They reportedly targeted small businesses who “were hit hard by violence–violence committed (mostly) by out of town agitators, criminals, vandals, and hooligans.”
Why? Because, Bill Hennessy (one of the members who participated) writes, “you can’t change the world in your living room.”
Hennessy wrote about his experience in Ferguson and how their presence made residents rethink their preconceived notions of the tea party:
A gentleman (my age) in the salon (husband?) asked who we were with. I told him “St. Louis Tea Party.”
“Tea party?” he said. “You bad boys,” and chuckled. Then he looked at me, very serious. He said, “The tea party came up here to do this?”
“Oh, yeah,” I said. “we don’t want to see Ferguson go south.”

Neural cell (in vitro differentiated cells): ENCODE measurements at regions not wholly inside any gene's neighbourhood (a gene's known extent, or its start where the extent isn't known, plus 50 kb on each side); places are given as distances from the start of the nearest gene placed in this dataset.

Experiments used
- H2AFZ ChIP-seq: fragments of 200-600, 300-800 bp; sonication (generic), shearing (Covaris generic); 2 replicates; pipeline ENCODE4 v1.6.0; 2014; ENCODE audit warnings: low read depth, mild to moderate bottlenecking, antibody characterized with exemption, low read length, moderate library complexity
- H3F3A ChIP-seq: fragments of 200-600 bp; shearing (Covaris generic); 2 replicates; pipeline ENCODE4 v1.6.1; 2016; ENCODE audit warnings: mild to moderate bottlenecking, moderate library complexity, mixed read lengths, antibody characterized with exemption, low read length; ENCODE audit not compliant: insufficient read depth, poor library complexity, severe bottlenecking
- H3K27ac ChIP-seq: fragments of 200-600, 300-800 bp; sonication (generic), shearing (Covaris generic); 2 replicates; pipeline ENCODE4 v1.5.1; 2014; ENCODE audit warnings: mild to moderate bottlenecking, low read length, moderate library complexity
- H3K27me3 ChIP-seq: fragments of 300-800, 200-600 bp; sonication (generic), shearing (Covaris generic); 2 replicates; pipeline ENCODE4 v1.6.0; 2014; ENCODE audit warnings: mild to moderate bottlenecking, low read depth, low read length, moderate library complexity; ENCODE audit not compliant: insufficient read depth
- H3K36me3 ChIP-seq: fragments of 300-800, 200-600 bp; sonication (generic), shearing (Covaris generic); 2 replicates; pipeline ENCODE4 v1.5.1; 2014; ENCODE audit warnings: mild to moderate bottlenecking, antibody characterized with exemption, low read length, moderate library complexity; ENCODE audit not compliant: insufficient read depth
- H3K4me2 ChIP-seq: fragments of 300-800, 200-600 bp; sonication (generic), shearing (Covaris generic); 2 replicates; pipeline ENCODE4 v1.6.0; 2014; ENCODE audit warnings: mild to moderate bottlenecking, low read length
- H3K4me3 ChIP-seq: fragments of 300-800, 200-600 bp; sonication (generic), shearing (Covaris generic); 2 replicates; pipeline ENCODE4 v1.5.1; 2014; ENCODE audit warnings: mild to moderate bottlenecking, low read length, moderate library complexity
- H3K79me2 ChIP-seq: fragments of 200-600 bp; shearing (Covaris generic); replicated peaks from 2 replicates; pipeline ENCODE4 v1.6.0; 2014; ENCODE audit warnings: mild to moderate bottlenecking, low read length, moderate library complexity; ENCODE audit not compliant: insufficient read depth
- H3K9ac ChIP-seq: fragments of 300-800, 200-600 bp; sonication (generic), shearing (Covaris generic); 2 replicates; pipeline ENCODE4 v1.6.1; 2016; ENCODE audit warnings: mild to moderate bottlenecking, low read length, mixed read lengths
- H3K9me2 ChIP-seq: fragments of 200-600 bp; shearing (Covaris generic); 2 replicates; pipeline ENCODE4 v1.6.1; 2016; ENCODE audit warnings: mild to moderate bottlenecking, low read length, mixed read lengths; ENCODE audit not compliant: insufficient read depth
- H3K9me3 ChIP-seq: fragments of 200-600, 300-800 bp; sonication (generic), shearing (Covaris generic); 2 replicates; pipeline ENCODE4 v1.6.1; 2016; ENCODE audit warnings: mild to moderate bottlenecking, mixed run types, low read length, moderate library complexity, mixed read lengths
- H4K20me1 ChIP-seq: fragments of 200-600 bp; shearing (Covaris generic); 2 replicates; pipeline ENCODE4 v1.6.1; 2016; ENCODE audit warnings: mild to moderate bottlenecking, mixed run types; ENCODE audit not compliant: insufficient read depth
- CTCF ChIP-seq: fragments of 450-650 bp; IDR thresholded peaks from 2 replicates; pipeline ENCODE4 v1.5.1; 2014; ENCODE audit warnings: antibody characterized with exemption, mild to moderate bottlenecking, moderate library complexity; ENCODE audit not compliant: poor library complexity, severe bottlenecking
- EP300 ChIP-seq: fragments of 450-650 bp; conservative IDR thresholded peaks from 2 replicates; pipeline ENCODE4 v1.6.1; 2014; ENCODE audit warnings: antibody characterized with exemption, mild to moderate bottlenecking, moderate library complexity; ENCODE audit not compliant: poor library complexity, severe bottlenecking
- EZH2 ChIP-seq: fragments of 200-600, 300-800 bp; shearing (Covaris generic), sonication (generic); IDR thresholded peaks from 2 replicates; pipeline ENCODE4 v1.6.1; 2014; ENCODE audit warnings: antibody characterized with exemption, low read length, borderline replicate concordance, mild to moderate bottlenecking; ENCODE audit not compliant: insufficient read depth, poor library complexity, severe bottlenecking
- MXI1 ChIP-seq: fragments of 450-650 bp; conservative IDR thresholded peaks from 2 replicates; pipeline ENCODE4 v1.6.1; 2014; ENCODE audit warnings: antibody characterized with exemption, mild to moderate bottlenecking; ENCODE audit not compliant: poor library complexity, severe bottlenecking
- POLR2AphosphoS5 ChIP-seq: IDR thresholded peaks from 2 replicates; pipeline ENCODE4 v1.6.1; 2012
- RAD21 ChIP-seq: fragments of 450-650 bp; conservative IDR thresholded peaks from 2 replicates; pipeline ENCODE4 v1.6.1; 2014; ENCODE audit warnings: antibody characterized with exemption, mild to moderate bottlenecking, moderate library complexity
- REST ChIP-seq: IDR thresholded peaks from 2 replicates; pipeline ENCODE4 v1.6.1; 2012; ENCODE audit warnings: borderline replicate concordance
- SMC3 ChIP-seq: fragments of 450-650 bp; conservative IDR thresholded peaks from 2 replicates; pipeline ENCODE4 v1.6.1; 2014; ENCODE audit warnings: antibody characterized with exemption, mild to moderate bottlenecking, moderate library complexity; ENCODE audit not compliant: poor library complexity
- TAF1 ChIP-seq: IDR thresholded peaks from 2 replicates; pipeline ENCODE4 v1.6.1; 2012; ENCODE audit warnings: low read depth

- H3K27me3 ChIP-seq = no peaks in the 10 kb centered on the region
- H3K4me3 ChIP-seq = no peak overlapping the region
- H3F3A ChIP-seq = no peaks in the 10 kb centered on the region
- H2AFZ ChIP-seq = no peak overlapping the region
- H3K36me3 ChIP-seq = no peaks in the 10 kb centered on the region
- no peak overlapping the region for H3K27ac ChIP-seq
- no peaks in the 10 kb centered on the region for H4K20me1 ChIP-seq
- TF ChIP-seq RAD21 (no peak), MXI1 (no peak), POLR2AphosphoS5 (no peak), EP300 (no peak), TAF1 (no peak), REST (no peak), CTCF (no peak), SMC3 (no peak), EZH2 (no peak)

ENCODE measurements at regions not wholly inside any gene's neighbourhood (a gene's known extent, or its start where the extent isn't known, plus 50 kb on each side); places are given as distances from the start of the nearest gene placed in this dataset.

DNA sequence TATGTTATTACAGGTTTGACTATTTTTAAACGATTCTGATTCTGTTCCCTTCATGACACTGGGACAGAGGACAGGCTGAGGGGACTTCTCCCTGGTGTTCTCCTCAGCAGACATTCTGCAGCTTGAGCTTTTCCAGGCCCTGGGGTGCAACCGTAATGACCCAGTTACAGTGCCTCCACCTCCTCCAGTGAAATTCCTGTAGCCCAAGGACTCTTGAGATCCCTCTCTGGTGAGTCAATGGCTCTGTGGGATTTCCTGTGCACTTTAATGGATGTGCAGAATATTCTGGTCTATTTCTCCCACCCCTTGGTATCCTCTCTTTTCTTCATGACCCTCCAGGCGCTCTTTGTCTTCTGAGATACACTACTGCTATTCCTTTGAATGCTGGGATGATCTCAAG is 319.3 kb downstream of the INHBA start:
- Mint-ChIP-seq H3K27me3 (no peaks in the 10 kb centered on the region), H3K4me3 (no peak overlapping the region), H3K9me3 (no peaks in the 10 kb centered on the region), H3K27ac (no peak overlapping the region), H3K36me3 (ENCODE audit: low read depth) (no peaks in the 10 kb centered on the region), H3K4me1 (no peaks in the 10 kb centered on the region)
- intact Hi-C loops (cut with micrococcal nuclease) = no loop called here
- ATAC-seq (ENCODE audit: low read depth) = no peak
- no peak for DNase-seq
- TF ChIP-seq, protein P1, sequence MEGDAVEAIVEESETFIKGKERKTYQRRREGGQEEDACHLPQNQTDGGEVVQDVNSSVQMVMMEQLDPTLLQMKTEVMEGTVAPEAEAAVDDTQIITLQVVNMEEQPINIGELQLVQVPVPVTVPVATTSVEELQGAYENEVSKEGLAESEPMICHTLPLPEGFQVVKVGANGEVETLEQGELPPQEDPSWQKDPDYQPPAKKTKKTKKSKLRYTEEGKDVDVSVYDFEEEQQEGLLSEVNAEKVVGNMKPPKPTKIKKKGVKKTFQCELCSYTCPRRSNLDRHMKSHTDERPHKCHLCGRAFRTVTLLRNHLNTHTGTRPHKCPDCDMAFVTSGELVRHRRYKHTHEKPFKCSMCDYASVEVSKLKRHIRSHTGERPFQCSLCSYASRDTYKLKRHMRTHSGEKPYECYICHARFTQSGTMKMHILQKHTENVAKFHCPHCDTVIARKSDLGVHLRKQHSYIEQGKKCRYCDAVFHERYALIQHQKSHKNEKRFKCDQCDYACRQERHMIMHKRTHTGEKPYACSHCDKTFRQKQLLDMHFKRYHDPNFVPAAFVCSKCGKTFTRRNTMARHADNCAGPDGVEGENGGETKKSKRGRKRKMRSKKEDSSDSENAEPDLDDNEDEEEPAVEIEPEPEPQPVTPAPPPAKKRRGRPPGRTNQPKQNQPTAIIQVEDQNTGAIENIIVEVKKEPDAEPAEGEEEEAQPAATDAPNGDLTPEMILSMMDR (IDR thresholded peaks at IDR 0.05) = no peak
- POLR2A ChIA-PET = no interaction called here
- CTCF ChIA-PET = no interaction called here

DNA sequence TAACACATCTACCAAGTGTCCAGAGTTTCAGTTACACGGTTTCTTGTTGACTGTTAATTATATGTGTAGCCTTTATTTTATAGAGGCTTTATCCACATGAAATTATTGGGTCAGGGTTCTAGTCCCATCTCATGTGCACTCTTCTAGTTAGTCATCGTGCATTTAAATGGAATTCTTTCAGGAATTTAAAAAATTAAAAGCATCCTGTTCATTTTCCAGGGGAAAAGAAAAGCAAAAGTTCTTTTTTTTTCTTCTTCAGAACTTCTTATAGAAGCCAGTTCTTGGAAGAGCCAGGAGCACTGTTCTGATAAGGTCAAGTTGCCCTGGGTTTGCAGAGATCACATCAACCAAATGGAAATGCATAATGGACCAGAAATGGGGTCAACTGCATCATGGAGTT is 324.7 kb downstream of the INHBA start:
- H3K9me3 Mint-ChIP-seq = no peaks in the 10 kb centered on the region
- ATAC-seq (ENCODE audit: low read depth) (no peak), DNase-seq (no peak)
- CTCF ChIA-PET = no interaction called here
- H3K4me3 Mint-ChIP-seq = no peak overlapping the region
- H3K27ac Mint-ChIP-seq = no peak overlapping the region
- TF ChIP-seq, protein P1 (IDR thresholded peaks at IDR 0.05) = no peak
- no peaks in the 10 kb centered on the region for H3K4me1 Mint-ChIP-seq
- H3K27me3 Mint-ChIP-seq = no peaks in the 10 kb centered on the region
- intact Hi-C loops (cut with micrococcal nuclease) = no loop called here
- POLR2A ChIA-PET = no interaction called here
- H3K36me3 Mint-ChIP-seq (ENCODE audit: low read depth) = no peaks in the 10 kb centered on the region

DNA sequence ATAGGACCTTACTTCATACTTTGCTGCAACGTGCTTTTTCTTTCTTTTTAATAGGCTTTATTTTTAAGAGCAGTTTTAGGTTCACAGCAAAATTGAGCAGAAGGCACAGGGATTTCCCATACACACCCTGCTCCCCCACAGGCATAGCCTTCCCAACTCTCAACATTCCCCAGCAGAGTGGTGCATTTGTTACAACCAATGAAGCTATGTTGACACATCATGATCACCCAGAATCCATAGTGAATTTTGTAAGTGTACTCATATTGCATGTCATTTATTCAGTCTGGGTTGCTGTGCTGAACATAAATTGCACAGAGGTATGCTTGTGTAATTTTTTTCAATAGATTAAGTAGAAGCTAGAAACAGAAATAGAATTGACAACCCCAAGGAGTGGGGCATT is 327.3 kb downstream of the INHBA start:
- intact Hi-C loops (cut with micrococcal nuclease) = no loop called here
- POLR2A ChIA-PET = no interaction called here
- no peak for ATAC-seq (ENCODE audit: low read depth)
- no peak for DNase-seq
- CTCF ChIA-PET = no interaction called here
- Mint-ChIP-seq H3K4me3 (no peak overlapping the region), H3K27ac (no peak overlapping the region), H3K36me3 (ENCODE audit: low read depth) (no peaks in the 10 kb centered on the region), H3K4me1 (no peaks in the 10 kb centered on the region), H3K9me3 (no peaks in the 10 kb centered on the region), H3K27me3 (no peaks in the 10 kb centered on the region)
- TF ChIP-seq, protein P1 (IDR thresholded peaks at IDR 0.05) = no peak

He laughed. And he looked at me. Then he was quiet, lost in thought for a minute. When he came out of it, he was like our best friend. Laughing, giving us crap about stuff, telling stories. He admitted baseball can be like “watching grass grow.”
In that moment of reflection, I’m sure he was trying to reconcile “tea party” with what he was seeing–four white people, ages 18 to 50, laughing, spending money, empathizing.
That moment made the whole event worthwhile.